Last week I thought I was a complete failure though. I thought my last 18 years as a parent was wasted and down the drain. I felt so defeated as a Mother and it hurt so bad. But heart was broken. I saw the last 18 years as a complete failed attempt on my part and I was devastated.
There's a big argument in the parenting world about when our kids go out on their own. If a kid goes "astray" people like to blame it on the way they were raised. If a kid stays on the straight and narrow (which I understand everyone's straight and narrow is different), then it's due to the good home life the kid had. Seems there is no attention on the individuality of the kid itself. I think there should be.
Since my girl left the house, and went off to college, it's not like she's gone hog wild. Ok, maybe with Seth Rogen movies, but that's it.
But she's made some poor decisions that most every kid at that age, 19, does or has. I can relate, hello, I had her pretty much at the age she is now. I can relate.
I was not prepared for these years. No one talks of such things. Why? Seems everyone is always talking about other stages, but not this one. We need to start! I have had some support along the way, which has been helpful, but what this stage does to a Mother's heart is painful. And I don't think some of the decisions she's making are because of some of the brokenness in how she was raised. But maybe I'm wrong. It could be a mixture, either way, I know it's perfectly natural and perfectly normal, but that doesn't make the pain any better. I have been wiped on my butt by how difficult, painful and hard this stage is. I hate that I am not a fan. What's wrong with me?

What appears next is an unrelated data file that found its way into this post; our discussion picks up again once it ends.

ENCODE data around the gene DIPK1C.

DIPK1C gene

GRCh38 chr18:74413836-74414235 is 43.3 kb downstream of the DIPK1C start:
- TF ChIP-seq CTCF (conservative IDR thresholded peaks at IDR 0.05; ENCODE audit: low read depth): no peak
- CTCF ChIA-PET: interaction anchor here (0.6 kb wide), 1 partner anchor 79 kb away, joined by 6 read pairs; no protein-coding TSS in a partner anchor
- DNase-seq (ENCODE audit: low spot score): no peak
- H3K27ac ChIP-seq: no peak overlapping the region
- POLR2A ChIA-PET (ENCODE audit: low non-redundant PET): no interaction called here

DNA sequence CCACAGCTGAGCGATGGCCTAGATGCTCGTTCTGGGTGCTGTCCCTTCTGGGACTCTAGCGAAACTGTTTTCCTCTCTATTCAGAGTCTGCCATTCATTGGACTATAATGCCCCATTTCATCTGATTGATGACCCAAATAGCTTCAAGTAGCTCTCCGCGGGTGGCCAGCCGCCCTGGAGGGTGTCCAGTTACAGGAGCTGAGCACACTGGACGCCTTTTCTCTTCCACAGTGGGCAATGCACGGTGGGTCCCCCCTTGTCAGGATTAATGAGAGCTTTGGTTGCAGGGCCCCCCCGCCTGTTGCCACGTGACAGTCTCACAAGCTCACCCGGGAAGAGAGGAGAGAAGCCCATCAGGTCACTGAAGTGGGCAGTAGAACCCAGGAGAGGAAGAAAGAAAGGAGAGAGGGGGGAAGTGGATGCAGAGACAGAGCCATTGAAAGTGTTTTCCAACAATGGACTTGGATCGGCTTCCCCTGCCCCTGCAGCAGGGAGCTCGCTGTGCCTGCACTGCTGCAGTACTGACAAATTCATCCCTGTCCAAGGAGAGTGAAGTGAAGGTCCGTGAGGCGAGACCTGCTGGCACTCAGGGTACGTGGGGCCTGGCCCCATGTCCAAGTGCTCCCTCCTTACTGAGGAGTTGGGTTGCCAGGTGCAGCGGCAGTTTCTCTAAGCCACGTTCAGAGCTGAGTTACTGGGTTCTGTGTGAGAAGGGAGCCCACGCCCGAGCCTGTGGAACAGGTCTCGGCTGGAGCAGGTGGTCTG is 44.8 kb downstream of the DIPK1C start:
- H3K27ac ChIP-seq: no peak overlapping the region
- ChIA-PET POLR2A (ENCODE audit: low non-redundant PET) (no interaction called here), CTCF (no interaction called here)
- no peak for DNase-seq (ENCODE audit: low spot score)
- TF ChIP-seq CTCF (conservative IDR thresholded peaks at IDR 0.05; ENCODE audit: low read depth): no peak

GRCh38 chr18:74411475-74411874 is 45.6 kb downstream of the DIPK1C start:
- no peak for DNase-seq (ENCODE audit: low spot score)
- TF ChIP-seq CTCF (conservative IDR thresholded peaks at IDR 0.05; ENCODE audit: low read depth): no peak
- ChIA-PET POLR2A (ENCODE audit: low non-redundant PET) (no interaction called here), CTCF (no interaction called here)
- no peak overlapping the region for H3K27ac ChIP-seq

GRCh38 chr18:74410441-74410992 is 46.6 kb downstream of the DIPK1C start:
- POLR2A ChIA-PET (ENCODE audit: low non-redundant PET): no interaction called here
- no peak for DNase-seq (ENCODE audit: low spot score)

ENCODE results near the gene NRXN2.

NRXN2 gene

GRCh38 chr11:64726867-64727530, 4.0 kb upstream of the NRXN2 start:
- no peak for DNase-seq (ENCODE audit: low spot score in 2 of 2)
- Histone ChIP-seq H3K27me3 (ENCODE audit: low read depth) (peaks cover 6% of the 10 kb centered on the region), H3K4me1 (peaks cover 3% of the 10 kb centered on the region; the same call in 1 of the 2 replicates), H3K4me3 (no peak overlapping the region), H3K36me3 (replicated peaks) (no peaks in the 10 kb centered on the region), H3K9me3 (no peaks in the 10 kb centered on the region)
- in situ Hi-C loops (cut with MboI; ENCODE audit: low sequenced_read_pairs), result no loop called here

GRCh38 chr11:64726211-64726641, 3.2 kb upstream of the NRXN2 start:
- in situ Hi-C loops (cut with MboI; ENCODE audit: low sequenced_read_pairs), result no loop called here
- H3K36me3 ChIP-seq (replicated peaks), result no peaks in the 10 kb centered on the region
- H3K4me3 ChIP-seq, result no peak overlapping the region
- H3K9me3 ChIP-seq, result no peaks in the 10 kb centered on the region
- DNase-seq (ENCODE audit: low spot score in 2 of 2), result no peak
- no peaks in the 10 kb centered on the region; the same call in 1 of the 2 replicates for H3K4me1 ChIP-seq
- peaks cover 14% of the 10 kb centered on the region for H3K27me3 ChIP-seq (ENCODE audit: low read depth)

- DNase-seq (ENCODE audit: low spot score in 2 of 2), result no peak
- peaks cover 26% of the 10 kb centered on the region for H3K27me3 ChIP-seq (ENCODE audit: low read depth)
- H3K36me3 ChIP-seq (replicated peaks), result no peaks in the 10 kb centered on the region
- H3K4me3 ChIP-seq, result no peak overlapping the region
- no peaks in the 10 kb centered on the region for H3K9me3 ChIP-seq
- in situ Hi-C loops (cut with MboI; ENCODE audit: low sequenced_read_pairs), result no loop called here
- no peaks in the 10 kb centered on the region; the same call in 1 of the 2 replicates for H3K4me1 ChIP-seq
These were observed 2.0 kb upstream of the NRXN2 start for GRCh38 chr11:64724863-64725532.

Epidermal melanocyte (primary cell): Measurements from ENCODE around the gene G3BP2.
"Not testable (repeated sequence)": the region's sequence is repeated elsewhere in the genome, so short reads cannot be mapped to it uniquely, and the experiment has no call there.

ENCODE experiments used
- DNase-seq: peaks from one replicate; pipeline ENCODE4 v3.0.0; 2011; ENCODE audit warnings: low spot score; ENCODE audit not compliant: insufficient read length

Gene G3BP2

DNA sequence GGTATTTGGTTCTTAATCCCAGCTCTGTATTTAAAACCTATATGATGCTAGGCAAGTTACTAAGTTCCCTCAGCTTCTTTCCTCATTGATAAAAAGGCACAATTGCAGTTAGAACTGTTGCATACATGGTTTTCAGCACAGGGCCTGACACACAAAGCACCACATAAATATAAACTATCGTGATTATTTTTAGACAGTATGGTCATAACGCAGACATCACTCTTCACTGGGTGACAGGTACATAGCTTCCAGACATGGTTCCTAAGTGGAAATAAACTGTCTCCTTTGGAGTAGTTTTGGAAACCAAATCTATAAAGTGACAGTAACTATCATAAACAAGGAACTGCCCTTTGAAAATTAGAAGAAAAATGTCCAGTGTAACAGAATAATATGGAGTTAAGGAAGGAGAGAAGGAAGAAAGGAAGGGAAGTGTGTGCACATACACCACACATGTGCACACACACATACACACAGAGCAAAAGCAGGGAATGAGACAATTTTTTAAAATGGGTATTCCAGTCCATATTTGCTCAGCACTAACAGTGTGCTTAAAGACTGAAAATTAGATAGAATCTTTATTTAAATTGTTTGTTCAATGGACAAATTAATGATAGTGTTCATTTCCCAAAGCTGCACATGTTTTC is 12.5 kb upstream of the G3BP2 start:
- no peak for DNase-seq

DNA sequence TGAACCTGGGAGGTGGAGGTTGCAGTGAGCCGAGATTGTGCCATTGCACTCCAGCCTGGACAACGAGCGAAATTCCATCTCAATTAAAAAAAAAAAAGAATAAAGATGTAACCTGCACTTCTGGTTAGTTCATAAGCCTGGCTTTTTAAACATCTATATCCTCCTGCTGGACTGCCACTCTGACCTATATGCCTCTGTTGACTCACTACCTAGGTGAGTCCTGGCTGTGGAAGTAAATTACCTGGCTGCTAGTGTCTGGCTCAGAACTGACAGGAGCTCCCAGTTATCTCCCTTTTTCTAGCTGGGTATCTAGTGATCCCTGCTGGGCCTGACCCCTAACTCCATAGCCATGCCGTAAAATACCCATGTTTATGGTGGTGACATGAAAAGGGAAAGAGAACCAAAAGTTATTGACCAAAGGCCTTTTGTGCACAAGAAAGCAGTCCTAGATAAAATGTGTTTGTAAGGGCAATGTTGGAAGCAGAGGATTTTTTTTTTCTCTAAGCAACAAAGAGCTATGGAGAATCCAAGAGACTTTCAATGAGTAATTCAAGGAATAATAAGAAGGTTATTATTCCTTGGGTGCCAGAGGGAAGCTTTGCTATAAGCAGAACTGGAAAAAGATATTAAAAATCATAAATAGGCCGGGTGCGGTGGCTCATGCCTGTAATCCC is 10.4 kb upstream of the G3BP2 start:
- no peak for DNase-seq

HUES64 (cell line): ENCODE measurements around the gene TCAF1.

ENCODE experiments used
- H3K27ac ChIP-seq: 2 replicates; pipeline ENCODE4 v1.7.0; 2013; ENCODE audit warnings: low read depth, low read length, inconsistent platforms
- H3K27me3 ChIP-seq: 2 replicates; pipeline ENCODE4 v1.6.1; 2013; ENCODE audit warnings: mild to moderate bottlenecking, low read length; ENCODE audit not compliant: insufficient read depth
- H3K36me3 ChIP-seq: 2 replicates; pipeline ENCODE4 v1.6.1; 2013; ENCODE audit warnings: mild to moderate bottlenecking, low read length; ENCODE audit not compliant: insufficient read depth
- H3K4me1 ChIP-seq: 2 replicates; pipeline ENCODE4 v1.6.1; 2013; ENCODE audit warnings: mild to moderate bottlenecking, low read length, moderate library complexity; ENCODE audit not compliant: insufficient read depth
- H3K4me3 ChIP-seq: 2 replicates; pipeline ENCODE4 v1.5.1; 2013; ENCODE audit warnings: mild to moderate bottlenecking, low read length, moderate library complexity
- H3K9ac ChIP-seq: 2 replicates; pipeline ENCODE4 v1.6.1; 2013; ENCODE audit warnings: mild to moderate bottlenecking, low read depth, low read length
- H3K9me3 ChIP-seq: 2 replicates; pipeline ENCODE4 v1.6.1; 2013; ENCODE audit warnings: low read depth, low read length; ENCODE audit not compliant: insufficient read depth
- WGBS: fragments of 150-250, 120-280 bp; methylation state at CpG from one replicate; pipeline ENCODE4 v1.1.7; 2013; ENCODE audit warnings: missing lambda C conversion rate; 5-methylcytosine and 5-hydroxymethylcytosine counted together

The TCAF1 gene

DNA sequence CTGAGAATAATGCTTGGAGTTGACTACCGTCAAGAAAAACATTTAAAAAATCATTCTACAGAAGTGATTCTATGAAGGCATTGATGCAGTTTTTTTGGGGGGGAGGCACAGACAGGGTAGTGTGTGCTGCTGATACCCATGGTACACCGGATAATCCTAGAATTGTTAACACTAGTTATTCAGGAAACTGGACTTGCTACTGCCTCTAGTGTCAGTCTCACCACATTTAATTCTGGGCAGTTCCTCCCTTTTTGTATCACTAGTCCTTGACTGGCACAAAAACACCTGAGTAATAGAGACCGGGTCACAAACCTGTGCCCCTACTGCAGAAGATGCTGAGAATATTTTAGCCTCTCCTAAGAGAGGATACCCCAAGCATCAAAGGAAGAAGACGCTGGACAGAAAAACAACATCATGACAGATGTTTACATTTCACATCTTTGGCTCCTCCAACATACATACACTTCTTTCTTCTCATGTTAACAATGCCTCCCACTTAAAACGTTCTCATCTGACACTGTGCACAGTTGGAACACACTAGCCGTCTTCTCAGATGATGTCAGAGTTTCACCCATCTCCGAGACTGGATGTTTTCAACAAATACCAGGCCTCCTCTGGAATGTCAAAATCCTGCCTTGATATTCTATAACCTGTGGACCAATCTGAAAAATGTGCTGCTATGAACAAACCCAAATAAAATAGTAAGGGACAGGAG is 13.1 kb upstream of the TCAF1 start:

'Come thou fount'
A fount is actually a source, and right now, I need this source to come with it's healing! Come with it's blessings! Which is God! I keep singing this over and over because I am unable to know how to support my daughter or love her without the love of God! I am unable to love who she is dating without seeing him through the eyes of God!
I am unable to judge my daughter with the love of God. I am unable to show mercy, and grace with my God! I am unable to the love her unconditionally with God! I am unable to be cruel with God guiding me and leading me!
With God's love I am able to cover it all with love!
And believe no matter what phase you are in with your children, this can be true for you too. They are all covered. No matter if it's a lippy attitude, a tantrum, a lie, or an embarrassing moment. Whatever the case is, as for the fount to come, and heal and bless!
Our children will all make their way, but it has to belong to them, not us. This journey is our own. And I have known that to be true in my own life and walk, but it's extremely difficult to apply that to your own kids. Again, this is why I need my source. Come thou fount, do not tarry.